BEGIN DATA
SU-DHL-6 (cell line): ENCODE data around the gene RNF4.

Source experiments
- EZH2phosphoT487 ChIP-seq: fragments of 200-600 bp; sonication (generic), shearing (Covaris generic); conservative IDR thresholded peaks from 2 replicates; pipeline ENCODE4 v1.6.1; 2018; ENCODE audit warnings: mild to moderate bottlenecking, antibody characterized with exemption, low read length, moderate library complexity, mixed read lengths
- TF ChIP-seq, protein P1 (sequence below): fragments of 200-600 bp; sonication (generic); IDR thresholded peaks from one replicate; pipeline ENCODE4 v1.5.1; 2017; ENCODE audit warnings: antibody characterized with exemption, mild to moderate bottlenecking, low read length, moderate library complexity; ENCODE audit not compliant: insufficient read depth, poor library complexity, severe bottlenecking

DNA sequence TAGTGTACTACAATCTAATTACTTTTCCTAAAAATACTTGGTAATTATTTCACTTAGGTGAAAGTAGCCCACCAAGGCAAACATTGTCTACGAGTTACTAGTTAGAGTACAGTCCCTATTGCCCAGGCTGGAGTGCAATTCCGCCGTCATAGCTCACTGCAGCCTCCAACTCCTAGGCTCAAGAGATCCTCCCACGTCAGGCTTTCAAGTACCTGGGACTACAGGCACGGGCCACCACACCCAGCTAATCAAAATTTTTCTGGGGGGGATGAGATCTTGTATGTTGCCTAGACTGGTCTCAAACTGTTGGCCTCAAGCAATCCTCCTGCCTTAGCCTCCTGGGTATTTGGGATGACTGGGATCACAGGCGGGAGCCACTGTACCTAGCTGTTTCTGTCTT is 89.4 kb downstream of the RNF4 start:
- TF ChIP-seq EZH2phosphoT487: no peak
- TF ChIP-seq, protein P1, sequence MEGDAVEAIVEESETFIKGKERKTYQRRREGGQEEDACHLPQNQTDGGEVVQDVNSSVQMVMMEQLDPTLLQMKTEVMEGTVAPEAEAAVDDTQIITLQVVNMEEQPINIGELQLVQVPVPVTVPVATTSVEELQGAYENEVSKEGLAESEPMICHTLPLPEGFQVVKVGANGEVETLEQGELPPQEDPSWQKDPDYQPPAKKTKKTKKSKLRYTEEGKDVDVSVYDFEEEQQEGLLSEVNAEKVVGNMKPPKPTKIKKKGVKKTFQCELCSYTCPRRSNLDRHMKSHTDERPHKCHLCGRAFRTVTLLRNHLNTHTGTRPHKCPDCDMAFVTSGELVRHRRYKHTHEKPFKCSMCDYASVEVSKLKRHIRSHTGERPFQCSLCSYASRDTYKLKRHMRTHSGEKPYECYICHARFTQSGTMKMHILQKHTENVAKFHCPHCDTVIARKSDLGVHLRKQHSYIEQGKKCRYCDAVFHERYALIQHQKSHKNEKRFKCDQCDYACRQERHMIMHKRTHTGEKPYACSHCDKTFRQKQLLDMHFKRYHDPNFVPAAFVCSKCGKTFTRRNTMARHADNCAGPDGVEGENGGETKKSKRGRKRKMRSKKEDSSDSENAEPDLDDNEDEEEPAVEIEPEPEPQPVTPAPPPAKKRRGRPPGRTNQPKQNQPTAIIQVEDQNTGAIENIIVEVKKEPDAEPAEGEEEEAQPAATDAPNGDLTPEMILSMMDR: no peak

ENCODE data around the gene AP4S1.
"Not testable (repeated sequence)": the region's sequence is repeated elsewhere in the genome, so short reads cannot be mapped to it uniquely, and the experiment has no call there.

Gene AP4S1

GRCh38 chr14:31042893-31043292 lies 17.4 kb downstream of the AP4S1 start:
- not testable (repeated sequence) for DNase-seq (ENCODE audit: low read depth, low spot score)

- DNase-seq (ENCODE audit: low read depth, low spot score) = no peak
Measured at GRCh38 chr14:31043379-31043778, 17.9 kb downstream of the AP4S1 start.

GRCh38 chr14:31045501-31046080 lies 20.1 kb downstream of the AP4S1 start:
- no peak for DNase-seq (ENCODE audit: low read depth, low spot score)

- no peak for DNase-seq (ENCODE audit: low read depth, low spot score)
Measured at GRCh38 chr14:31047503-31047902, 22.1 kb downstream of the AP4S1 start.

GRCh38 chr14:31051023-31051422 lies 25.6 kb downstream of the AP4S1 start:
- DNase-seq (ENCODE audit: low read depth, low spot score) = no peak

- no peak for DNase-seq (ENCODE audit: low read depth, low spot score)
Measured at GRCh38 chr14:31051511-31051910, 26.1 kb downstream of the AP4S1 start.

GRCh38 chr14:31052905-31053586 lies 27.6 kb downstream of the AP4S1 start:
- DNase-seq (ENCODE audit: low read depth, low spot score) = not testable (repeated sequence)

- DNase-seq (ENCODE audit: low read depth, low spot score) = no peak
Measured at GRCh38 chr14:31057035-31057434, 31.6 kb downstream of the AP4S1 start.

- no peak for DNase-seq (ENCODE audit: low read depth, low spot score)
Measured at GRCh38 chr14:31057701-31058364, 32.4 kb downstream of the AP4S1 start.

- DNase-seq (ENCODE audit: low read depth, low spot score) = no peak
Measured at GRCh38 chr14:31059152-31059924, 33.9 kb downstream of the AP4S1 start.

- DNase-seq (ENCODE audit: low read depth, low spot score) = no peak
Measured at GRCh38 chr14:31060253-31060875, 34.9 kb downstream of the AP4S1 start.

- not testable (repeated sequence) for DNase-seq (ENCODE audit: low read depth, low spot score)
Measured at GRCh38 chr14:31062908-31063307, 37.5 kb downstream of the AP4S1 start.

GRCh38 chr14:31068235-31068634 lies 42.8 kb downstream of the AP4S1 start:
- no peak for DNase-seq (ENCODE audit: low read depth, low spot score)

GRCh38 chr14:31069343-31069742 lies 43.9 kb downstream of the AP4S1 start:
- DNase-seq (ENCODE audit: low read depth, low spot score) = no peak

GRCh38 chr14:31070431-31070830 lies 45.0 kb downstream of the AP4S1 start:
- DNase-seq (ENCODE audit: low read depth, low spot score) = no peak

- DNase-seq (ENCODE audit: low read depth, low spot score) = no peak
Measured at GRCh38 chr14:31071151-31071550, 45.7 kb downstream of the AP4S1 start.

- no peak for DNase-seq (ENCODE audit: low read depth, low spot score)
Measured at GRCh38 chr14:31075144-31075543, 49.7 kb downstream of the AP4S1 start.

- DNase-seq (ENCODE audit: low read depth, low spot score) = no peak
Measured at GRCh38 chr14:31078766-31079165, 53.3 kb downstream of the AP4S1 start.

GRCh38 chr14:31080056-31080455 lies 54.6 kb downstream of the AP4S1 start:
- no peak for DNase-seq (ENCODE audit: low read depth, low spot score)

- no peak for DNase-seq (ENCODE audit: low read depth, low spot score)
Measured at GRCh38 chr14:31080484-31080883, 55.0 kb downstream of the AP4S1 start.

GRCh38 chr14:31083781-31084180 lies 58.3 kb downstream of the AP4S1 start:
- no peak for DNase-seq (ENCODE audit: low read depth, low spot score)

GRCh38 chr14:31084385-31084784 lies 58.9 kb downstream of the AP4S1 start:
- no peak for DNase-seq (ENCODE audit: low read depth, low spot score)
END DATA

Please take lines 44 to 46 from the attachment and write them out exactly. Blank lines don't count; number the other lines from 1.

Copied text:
Measured at GRCh38 chr14:31075144-31075543, 49.7 kb downstream of the AP4S1 start.

- DNase-seq (ENCODE audit: low read depth, low spot score) = no peak
Measured at GRCh38 chr14:31078766-31079165, 53.3 kb downstream of the AP4S1 start.